TECHNOLOGY AS A PANACEA TO THE CHALLENGES OF PRO BONO IN NIGERIA.
By Awuese Leontina Iorchor
Pro bono Publico is a Latin phrase for professional work undertaken voluntarily and without payment. Unlike traditional volunteering, it uses professionals’ specific skills to provide services to those unable to afford them. In other words, pro bono means helping a client or group of clients without charging professional fees.
In the case of Philip Chindo v. Likita Dangana (2016)LPELR- 40177(CA), the court held that Pro bono publico describes a legal situation of being or involving uncompensated legal services performed primarily for the public good. It is generally referred to as Free Legal Representation.
Pro bono services include the following;
1. summaries of legislation.
2. research advising.
4. preparation of legal documents etc.
The difference between legal aid funded services and pro bono services is that while legal aid is funded or sponsored by the government while pro bono services are provided by lawyers in their professional capacities without the anticipation or receipt of payment for such services.
In Nigeria, the number of people who do not have access to legal practitioners has been alarming. Several inmates of the various prisons across Nigeria do not have legal representation even though they have been granted such rights by providing section 36 1999 Constitution of the Federal Republic of Nigeria (as amended).
In that light, the writer of this work has set to examine these problems in light of Nigeria’s technological advances.
1.1 REGULATORY FRAMEWORK FOR PRO BONO IN NIGERIA
There is no specific legislation that governs pro bono services in Nigeria directly. However, specific laws have referenced the need for lawyers to provide free legal services to the indigenes and Nigerians’ right to have legal representation in criminal matters. Some of these laws include;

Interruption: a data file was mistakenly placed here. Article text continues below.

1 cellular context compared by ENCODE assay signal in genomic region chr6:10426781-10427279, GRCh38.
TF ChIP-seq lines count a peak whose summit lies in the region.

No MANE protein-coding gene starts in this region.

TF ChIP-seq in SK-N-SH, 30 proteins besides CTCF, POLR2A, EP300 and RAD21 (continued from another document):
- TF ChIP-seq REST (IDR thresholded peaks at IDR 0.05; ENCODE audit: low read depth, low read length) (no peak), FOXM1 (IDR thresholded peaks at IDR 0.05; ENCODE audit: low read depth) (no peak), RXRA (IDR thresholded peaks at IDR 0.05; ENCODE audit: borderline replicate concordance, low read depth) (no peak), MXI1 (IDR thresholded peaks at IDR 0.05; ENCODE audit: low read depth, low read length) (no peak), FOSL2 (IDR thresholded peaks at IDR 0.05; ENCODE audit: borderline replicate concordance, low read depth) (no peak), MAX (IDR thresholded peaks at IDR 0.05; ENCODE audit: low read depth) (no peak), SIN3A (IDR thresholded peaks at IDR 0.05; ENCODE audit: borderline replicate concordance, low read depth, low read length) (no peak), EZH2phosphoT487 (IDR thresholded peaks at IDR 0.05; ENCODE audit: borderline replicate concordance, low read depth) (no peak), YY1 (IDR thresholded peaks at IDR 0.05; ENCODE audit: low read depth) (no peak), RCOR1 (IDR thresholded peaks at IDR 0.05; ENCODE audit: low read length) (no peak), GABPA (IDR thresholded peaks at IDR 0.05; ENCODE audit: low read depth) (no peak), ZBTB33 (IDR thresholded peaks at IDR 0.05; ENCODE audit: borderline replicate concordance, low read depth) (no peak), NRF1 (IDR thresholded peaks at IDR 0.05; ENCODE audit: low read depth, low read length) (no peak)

1. Constitution of the Federal Republic of Nigeria 1999( as amended); Section 36(6)© provides, Every person who is charged with a criminal offense shall be entitled to defend himself in person or by a legal practitioner of his choice.
2. Nigerian Bar Association NBA Pro bono Declaration, 1st January 2009: states that: “Members of the NBA have a responsibility to provide pro bono legal services. This responsibility stems from the profession’s role and purpose in society and its implicit commitment to a fair and equitable legal system … provide, on a pro bono basis, more than 20 hours or three days of legal services per individual lawyer per annum, or in the case of law firms, institutions or other groups of lawyers, an average of more than 20 hours per lawyer per annum. This commitment should be met within three months of endorsing this Declaration”.
3. Rules of Professional Conduct for Legal Practitioners, 2007: Rule 38 provides, “A lawyer assigned to defend an indigent prisoner shall not ask to be excused except for substantial reasons, but shall exert his best effort in defense of the accused.”
1.2 APPLICATION OF TECHNOLOGY TO PRO BONO
Pro bono participation makes an enormous difference in meeting the legal needs of low-income and vulnerable individuals, and many attorneys and other legal professionals can and do volunteer. But many lawyers are not sure how to get involved or whether they have the right skills to help people in need, or they face an everyday hurdle familiar to many of us: lack of time.